Interpreting is not all doom and gloom. Despite my initial struggles as a Japanese interpreter, as I became more familiar with my industry (and also the specialized words) the clients and staff, I started to thoroughly enjoy my work. Being an interpreter rocks because…
- Interpreting is stimulating. Everyday your abilities are tested and there are constant challenges. Basically, you’re never bored. To prep for your interpreting you’re constantly learning new words (and thus new material and information), which actually makes interpreters very well-rounded and knowledgeable people.
- Flexibility. Most interpreters go freelance and can work whenever and however they please after they build up a client base. It also helps that these jobs pay…
- Big bucks. Interpreters with a good reputation are guaranteed to make decent money. I was once offered 2,000 dollars to interpret at a conference for two days (I didn’t take it, but still)… Not bad.
- Robots probably won’t take over your job anytime soon, like with translation. While google translate is gettin’ there with text, interpreting is an entirely different ball game. I give robots at least another 80 years until they can fully replace a human for interpreting (especially languages like Japanese where the grammar is so completely different to English).
- If you’re like me, you need some human interaction. Translation is a very solitary and lonely job, so interpreting was a better fit for me because I got to meet new people and socialize with my clients.
Drawbacks of becoming an Interpreter
- As I wrote up there, it’s really damn hard and not everyone can do it.
- Becoming a really good interpreter usually requires training. I attempted to go to a Chinese school for interpreter training, but going to school in China was a huge mistake. If you want to tackle interpreting as a career, I suggest you study at the Monterey Institute in Monterey, California. Top ranked interpreting program in the USA (and also costs $$$$$).
- Finding in-house jobs (like mine at the Japanese ad agency) are difficult since most interpreters are hired as freelance. Freelance is nice and flexible, but building up that initial client base is very hard and requires self-discipline.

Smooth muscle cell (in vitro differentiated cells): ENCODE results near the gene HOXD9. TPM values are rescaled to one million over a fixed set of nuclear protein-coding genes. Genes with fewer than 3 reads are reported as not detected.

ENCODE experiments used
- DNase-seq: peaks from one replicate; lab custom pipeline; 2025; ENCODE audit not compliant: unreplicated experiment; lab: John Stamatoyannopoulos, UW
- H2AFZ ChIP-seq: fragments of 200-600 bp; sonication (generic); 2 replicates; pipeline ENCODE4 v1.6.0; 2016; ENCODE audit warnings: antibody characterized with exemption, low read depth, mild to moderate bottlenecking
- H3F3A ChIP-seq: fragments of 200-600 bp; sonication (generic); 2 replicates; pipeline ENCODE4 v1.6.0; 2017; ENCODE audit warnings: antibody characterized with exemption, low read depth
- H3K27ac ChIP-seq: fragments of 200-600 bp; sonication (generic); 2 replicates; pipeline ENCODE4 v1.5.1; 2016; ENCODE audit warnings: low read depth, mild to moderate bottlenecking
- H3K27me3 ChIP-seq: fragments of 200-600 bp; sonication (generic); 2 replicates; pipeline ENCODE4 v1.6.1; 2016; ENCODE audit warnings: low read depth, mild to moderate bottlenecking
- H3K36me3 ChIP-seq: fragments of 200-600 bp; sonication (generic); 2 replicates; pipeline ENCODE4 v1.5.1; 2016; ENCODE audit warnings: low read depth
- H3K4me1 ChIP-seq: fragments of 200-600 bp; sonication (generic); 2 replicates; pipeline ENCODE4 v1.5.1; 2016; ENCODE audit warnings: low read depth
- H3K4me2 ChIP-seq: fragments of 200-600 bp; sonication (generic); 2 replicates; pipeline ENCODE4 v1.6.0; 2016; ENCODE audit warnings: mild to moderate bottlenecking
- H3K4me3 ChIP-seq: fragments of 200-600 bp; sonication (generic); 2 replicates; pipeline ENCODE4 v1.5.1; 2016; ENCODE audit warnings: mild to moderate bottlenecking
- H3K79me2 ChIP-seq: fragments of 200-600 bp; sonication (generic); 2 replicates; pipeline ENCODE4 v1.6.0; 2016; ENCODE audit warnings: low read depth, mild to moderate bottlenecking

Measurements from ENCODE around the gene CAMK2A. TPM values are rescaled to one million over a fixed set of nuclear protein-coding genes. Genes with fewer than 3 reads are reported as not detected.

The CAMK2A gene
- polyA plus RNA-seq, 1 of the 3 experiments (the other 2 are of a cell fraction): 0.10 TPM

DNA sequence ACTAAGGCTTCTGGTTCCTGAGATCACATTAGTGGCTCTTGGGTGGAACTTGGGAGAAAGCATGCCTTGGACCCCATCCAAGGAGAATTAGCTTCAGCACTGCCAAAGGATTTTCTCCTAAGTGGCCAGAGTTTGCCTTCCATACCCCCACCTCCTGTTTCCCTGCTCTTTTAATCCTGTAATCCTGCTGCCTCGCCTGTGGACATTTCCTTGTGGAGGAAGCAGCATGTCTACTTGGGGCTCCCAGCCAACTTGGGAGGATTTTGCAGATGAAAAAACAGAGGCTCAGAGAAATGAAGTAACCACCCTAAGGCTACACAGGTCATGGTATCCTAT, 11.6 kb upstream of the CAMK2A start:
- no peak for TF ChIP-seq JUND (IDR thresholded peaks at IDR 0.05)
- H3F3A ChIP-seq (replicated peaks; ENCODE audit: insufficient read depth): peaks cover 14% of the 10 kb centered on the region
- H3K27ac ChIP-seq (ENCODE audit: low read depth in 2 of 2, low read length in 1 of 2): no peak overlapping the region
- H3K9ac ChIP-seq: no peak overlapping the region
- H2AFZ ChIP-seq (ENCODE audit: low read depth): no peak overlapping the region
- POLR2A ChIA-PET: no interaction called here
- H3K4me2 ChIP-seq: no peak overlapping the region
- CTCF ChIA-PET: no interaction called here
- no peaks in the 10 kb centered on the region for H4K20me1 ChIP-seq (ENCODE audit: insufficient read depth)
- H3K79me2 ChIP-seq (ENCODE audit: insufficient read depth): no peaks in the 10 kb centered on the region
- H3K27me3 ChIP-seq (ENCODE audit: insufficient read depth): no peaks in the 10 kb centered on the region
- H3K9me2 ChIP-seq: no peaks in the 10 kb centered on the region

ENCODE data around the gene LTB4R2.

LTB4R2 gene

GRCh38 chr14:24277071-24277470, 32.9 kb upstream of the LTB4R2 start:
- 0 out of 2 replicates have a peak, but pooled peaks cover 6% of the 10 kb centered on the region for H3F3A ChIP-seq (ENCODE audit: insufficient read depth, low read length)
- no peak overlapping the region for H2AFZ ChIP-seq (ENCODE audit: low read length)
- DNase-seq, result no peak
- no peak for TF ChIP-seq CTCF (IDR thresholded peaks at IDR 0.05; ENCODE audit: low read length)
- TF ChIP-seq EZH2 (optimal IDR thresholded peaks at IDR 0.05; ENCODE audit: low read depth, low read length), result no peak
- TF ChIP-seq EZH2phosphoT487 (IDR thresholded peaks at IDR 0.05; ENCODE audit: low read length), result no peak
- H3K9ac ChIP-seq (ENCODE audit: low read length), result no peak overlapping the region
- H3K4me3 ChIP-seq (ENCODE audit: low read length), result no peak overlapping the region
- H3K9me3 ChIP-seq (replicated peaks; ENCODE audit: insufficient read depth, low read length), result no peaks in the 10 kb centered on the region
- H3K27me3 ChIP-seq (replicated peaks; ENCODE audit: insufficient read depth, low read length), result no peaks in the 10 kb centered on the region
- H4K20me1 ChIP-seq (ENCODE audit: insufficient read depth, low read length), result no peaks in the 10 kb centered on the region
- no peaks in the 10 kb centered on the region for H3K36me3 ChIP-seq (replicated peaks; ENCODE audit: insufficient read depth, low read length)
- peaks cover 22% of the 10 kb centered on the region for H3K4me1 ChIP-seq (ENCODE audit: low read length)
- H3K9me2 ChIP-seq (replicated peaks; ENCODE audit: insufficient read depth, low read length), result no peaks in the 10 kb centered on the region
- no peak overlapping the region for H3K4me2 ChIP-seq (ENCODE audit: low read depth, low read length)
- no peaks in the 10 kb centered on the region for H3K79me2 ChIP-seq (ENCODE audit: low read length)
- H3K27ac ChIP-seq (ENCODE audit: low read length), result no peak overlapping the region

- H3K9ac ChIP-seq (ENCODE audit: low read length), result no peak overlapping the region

- For Chinese-English interpreters, there’s a lot of supply but not enough demand. As I wrote above, there’s a huge pool of Chinese students who can speak way better English than you will ever speak Chinese. Competing with these mainland interpreters, who usually take a lower rate, is tough indeed. Other language combinations with Mandarin, such as Chinese-Greek or Chinese-Arabic or Chinese-Russia will probably be much more in demand.
And Finally: Why Did I Leave The Interpreting Field?
As I was interpreting for my CEO for the millionth time, it finally occurred to me:
I haven’t voiced my own opinion or participated in any creative, thought-provoking solutions for almost two years. All I do is translate other people’s words and interpret them in a speech. I don’t have my own voice.
The more I thought about my entire life being used as a mouthpiece for someone else, the more I realized:
Dammit, I want someone to interpret for me. I want to make the big decisions. I want to think of the creative solutions. I don’t want to be a medium. I want to be the content. I want to be the boss.
Tips for the Would-Be Interpreter
Ok, if all of my horror stories didn’t frighten you away from the industry, then you must really be serious about this.
- My thread on Chinese-Forums is a must-read for all wannabe interpreters
- The core of becoming a good interpreter is practice. Practice note-taking and practice interpreting at home. This means listening to speeches in your A or B language for 5-10 minutes, interpreting said portion (I would always record myself doing this) and critique yourself for improvement while writing down/memorizing vocabulary from the speech you didn’t know
- If you’re looking for speech materials in English or Japanese, this Ninja/Interpreter has a blog with great practice material
- For resources, accredited interpreting schools (don’t go to the Shanghai one) and other information, visit the Association of International Conference Interpreters.
Anybody have an interpreting story they would like to tell? Or translation? Any comments or questions for interpreting?